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Children's concern

Tim Levell | 12:15 UK time, Friday, 4 May 2007

A debate in the Newsround office right now is whether to cover the story of David Hasselhoff being filmed drunk by his daughters.

Newsround logoThere are many many families up and down Britain where drunken parents can cause great upset for their children - and even rip families apart.

The fact that David Hasselhoff has released a statement saying that his daughters were "concerned for my well-being" and that he has seen the tape and "learned from it" means that he has accepted the problem and is on-side with the tape being shown.

And it's a powerful example of how concerned children can help their parents get through their troubles.

But the video is undeniably strong. One clip shows him struggling to eat a hamburger; in another he says he is "lonely" because he has "trouble in our life".

hasselhoff_203ap.jpgIt should go without saying that we would do this as a story about children raising concerns about their parents' behaviour -- not in any way making light of what's happened.

Since I started writing this entry, one of our reporters has been talking to Alcohol Concern, who've told us that "as long as we do it responsibly, it could be beneficial".

We are erring on the side of doing it - and on the side of showing some but not all of the video. (Another discussion is whether we show the video full-screen or somehow shrink it or have it in the background.) Bearing in mind that we aim at six- to 12-year-old children, what do you think?


  • 1.
  • At 01:34 PM on 04 May 2007,
  • PeeVeeAh wrote:

Okay, Tim: What you do is run an audio track of the proceedings, together with selected stills that display Mr H's condition, but which do not engender fear in your young viewers. By this means you get the message across without creating soap-like 'suds' - of the worst kind! It will have the impact but without the intimidation - which causes the target audience to overload and 'turn off', perhaps?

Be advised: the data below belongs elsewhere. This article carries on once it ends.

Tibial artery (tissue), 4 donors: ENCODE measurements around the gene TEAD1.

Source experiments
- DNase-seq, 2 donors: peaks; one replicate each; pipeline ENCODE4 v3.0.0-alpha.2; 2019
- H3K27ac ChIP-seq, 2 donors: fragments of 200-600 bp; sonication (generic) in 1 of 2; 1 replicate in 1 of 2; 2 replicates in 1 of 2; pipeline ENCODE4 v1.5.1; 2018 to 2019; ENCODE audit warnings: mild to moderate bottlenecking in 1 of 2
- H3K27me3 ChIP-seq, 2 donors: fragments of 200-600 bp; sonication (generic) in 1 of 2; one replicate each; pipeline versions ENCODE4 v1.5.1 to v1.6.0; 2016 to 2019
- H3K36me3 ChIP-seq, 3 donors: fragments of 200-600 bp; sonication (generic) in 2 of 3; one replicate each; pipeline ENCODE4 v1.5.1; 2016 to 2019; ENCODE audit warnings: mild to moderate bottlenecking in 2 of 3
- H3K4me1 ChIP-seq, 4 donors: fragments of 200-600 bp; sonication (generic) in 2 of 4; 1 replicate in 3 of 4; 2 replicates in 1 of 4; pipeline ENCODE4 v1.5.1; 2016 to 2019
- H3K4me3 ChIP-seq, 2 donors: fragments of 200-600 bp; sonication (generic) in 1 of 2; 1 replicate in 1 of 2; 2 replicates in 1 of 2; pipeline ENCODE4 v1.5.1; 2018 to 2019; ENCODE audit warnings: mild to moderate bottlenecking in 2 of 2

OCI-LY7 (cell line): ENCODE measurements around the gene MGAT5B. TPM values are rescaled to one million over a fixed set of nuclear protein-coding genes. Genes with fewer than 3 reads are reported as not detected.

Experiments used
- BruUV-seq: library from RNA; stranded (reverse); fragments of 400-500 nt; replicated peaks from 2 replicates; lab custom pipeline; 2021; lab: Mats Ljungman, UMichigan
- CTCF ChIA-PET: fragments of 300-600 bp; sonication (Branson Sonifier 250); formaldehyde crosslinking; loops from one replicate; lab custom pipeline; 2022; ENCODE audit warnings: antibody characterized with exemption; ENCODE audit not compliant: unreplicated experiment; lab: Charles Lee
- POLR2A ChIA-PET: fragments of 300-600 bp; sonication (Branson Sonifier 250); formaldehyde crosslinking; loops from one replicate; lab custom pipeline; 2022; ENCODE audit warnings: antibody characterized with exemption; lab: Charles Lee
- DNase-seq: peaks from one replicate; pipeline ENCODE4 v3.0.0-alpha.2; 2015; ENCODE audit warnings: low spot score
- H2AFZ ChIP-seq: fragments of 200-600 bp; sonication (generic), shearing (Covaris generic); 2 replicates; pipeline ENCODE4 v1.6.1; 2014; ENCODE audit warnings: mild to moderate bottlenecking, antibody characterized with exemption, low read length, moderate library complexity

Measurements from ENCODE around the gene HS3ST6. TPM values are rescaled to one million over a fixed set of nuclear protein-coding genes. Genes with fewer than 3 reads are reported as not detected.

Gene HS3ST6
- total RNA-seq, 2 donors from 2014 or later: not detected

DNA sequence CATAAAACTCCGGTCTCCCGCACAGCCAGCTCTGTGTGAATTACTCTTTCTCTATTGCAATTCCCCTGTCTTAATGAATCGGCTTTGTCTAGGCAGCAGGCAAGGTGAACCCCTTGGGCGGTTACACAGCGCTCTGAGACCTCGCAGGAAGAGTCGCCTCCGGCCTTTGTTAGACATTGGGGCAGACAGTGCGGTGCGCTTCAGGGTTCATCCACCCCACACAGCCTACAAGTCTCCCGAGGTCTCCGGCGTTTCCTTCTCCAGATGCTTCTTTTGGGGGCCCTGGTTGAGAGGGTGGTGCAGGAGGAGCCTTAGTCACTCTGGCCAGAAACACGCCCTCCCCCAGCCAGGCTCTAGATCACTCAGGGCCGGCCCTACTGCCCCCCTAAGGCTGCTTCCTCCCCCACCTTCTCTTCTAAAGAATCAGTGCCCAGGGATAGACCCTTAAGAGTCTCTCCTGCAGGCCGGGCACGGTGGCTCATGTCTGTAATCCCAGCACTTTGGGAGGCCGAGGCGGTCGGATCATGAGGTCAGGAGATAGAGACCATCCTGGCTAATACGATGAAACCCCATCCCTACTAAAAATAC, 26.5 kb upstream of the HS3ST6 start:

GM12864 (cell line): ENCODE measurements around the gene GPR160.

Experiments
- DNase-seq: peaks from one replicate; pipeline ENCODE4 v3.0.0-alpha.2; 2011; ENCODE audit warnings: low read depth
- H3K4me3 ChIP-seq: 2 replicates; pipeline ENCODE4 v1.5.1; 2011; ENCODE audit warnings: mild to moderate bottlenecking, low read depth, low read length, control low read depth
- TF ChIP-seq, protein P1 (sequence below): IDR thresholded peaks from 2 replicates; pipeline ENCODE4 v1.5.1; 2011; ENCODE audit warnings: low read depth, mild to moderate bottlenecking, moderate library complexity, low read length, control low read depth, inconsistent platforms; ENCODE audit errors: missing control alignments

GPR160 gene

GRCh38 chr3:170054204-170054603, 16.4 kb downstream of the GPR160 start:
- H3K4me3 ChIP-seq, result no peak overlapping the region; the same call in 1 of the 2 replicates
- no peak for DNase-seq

• 2.
  • At 02:01 PM on 04 May 2007,
  • Aaron McKenna wrote:

Pwhor, difficult one. On the one hand you're addressing a real issue for kids, one of those hard-to-look-at ones that is nevertheless vital to address. On the other hand, it could prompt kids to get themselves into trouble, video taping adults in drunken situations and also in other situations as well - for example, video tape a teacher in a classroom, undermining that teachers authority by posting these videos on the internet.

Catch 22. I'd err on the side of showing it also, but make sure to tell the kids that there are boundaries over which you shouldn't cross.

  • 3.
  • At 02:21 PM on 04 May 2007,
  • anon wrote:

My mother was an alcoholic as I was growing up and, for all I know, still is. One of the many problems with this condition is that is kept within the family. I can't bring myself to watch the video, and am sure that if I had seen it as a child it would have crushed what spirit I had, but raising sympathy among other children is irrelevant. They won't know who among their friends they are feeling sympathetic for. I don't doubt your ability to handle the footage responsibly in a children's programme, but I cannot see what possible good it could do. I suggest you leave it to adult programmes where parents might see and learn from it.

  • 4.
  • At 02:36 PM on 04 May 2007,
  • Duncan Hill wrote:

I think this is one of those cases where it needs to be done carefully. I think it should be done, but in conjunction with advice from the likes of alcohol concern, Childline or other relevant agencies and maybe even with a panel of parents with their children before being put on air.

  • 5.
  • At 02:48 PM on 04 May 2007,
  • Sam Brighton wrote: